by Samuel Wells
Samuel Wells, Ph D, is an Anglican priest who llived and worked in North Earlham, an urban parish of Norwicand Cambridge, England. He came to Duke University in 2005 and is now Dean of the University Chapel. He is the author of 17 books.
This article appeared in The Christian Century, April 12, 2000, pp. 421. Copyright by The Christian Century Foundation; used by permission. Current articles and subscription information can be found at www.christiancentury.org. This material was prepared for Religion Online by Ted and Winnie Brock.
Easter is the Christian Genesis: death and despair displaced by life and hope.
Easter morning is the defining place and moment of Christian space and time. It is the Christian Genesis: male and female in a garden, darkness becoming light. The first day. It is the Christian nemesis: death and despair displaced by life and hope. The last day.
As Christians we come to church on Easter Day to celebrate the greatest day of the year, to sing for joy at the central moment of our faith and to experience again the wonder, relief and excitement of the first Easter morning. We read the story of how the women went to the tomb at daybreak. And we hear these words: "You seek Jesus who was crucified. He is not here."
Is this good news or bad? Initially, it sounds like insult added to injury. Look at it from the women’s point of view. To lose the man who had turned the world upside down, to lose the person who showed them the Father, to watch goodness and truth personified being nailed to two planks of wood -- this was more than they could bear. But then not to be able to minister to his dead body: this took grief and despair beyond all reason.
The women come to the tomb and are met by these words: "You seek Jesus who was crucified." Yes they do, and so do we. For we come to church on Easter morning because we seek Jesus who was crucified. We know he healed and taught and died a horrible death -- everyone knows that. But we have come back this morning because, even though he was crucified, dead and buried, we still seek him. The women came to the tomb confused about the past, bewildered about the present and scared about the future. And we too come feeling all of those things: confused about our past, bewildered about our present and scared about our future.
To both the women at the tomb and to us, the angel gives three messages: one about the past, one about the present, one about the future. The first message is this: "He has been raised." It has already happened. Death could not hold him. The consequences of human sin could not imprison him. This is the foundation of Christianity, and it lies in something unique that has already happened. Human failure has not had the last word. The last word lies with God.
But if he is not here, if he is not dead, where is he now? The young man speaks again: "He is going ahead of you." This is a message about the present. God’s activity did not stop at the cross, did not stop in the raising of Christ. He is still alive and active, still busy, still going ahead of us, blazing a trail for us to follow. He is going ahead of us. Whatever difficulties lie ahead, he is already meeting them before we do. He was betrayed, tried, persecuted, killed: so may we be. He was raised: so will we be. Our faith is founded in a unique event in the past: "He has been raised." But it is alive in the present: "He is going ahead of you." He is preparing a place for us.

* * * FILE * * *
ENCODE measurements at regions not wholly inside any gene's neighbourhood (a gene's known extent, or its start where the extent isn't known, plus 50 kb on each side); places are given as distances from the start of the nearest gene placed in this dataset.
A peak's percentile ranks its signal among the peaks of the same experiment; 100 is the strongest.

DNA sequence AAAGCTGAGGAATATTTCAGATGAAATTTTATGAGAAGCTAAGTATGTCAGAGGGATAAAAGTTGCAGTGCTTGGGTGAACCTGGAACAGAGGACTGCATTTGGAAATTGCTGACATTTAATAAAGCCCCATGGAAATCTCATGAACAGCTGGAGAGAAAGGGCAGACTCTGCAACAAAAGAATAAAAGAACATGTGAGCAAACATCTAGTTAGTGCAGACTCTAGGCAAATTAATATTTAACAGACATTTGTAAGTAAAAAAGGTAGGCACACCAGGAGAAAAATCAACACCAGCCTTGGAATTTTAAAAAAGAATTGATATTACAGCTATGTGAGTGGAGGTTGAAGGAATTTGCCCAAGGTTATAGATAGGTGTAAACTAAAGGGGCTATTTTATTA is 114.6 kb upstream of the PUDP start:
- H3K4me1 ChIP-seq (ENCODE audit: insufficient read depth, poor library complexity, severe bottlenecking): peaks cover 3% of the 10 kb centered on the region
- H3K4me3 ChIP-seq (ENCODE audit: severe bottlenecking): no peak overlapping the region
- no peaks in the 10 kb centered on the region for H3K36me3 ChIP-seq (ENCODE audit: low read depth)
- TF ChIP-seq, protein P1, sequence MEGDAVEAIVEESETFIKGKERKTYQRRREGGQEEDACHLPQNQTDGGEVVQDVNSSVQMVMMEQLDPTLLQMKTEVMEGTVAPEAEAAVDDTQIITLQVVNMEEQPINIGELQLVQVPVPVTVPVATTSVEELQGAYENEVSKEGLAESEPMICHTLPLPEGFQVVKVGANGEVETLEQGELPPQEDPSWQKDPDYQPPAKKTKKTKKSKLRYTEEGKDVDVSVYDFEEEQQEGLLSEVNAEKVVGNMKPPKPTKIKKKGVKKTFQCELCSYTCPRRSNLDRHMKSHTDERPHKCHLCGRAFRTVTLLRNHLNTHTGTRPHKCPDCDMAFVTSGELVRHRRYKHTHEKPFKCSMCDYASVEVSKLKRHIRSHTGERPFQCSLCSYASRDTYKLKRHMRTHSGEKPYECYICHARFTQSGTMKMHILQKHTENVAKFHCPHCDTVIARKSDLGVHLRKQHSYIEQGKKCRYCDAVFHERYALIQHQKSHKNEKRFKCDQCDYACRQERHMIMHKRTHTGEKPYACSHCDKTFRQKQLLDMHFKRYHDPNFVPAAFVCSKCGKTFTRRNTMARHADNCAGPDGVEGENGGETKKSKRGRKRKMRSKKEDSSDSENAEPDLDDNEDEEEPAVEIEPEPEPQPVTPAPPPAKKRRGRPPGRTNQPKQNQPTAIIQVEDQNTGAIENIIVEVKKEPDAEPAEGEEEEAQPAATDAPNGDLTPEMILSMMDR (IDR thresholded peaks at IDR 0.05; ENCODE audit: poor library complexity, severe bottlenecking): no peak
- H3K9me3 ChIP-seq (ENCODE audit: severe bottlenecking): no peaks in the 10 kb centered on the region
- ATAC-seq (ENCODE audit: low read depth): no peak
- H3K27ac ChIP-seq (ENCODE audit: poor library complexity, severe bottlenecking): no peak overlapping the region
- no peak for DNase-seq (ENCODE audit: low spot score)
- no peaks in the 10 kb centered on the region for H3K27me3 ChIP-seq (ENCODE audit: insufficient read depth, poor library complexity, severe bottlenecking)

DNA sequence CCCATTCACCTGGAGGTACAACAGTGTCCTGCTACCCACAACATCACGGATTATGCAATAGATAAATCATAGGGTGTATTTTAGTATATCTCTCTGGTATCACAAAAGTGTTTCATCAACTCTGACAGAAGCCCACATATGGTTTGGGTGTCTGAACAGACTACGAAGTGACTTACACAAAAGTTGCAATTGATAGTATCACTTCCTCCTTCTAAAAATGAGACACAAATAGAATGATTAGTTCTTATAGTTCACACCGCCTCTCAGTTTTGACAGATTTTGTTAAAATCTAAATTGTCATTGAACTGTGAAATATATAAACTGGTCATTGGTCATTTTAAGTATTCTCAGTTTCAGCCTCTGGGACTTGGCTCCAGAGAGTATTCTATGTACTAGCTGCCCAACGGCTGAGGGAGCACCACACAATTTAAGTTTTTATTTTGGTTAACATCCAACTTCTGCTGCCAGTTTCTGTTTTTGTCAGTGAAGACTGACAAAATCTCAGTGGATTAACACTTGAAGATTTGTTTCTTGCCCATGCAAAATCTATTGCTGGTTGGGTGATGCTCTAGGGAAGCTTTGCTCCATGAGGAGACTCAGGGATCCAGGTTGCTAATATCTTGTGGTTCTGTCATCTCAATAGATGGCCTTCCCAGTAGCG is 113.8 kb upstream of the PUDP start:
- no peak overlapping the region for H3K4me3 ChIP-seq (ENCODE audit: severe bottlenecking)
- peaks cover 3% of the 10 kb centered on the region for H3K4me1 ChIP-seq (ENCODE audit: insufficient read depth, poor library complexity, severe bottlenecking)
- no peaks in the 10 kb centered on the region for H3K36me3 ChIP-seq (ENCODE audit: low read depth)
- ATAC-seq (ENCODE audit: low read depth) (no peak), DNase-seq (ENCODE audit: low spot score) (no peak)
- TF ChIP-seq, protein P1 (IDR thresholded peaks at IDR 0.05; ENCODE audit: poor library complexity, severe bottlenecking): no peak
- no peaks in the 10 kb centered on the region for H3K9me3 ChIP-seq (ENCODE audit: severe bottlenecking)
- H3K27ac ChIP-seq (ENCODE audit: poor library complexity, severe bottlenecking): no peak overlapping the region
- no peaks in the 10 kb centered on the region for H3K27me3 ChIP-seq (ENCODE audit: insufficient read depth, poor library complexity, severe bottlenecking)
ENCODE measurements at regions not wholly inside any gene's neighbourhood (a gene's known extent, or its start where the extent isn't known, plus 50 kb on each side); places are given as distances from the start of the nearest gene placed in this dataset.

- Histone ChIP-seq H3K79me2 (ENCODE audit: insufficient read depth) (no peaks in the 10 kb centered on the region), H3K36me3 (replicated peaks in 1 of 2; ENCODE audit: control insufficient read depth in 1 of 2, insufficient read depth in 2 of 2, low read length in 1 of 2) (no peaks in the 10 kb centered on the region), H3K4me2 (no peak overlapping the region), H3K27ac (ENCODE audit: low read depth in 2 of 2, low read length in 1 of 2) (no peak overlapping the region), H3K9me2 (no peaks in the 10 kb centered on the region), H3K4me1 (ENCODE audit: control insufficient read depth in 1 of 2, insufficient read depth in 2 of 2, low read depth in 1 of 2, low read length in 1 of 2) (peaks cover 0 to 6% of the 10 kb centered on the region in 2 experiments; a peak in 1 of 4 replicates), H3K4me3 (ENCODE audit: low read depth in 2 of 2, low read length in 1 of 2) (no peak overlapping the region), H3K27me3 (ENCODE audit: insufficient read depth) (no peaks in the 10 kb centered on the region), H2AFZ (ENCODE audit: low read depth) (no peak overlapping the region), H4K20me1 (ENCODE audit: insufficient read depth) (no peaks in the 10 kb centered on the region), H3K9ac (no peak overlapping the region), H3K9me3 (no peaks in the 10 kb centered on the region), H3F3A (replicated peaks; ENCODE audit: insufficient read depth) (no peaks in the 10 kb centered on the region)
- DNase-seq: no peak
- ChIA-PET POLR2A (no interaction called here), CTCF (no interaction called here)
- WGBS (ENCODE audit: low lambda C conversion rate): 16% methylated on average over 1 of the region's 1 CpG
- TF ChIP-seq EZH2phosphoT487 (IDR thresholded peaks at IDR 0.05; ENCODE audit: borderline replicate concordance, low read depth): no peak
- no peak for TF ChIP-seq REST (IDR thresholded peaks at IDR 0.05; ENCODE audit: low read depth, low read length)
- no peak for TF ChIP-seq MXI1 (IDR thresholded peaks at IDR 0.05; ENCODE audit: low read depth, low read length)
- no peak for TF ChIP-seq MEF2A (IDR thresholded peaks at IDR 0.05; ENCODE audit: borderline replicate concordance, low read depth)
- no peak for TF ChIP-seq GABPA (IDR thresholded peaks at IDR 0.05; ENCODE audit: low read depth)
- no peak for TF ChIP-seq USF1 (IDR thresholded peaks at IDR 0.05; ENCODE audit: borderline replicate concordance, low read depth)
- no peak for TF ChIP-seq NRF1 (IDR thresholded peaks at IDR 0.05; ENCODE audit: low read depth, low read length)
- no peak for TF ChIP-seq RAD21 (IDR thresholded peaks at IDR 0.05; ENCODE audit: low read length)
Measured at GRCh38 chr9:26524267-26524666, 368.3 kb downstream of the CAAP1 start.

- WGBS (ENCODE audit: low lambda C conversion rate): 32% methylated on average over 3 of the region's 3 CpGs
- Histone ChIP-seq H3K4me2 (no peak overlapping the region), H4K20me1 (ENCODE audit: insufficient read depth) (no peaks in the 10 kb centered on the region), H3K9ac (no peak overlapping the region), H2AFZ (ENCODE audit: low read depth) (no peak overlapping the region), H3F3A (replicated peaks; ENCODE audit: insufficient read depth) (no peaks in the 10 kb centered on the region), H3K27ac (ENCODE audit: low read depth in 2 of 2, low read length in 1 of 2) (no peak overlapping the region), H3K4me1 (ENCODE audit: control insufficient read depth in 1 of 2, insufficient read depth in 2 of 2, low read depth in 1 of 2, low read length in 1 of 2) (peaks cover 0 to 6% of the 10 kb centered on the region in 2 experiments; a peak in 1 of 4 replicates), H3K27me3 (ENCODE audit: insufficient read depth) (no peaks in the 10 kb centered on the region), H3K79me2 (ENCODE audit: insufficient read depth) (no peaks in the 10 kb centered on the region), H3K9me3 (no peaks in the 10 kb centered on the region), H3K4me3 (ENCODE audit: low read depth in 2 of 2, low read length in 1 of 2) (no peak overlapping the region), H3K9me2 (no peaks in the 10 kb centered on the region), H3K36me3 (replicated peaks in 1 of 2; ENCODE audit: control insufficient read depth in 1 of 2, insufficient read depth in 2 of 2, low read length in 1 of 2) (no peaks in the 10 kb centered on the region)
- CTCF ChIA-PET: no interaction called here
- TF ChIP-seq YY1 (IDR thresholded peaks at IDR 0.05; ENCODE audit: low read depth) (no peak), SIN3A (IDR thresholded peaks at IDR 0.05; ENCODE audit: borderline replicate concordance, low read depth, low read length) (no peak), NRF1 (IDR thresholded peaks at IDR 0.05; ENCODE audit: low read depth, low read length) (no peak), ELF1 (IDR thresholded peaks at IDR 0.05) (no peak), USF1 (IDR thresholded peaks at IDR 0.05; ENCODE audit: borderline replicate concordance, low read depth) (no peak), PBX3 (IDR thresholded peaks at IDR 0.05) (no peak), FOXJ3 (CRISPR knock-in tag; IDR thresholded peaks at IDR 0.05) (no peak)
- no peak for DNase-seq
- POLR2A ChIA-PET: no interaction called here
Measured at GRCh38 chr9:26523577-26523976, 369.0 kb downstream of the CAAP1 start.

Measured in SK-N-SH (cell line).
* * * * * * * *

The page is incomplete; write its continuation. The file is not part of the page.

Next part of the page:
And the third message is a promise for the future, delivered to the disciples: "There you will see him." This is our Christian hope, that the whole church, living and departed, and through the church the whole creation, will see the Lord face to face. The resurrection of Christ means that even though Christ died, he has been raised again and we can see him. Our own resurrection means that even though we die, we will be raised again and Christ can see us.
This news leaves the women and us filled with terror and amazement. Terror, for if he has done this to death, what will he do to us? Death took his life away, and he destroyed death. But we broke his heart, pierced his soul and wounded his love. When we see him again, will he not punish us, hate us, destroy us? And amazement, because this is both the beginning and the end of the world. It is the end of the world in which goodness, truth and love are trampled by hatred, violence and fear. It is the beginning of a new world where nothing is certain, not even death. Our imaginations are dizzy with what God has done. What on earth will he do next?
The women’s silence leaves us on the note of irony, summing up the whole story. What has God done? Everything. What have we done in return? Nothing. But there is a clear lesson here. The Easter story has given us truth about the past, confidence for the present, and hope for the future. He has been raised; he is going before us; we will see him. Our hearts are full of faith and wonder. Don’t fear death, the Easter gospel tells us, because he has been raised. Don’t fear evil, because he is alive and active. Don’t fear the future, because you will see him.
But don’t be a gnostic either. Yes, God has done it all, but Christianity is not an agreed-upon set of conclusions about what God has done. It is a response. It is not a religion of the head or the armchair, but of the relentless disciplines of apprenticeship. The women make no response -- they pass on no discovery about the past, no confidence about the present, no hope for the future. Their failure shocks us. So it should. Only gradually do we understand that their failure represents our failure. By ending in this shocking way the gospel draws us into its story. We can’t be silent as the women were. We won’t be. We want to do better. We want to follow Jesus to Galilee, to Jerusalem, to the cross . . . and beyond. Because of Easter, we can.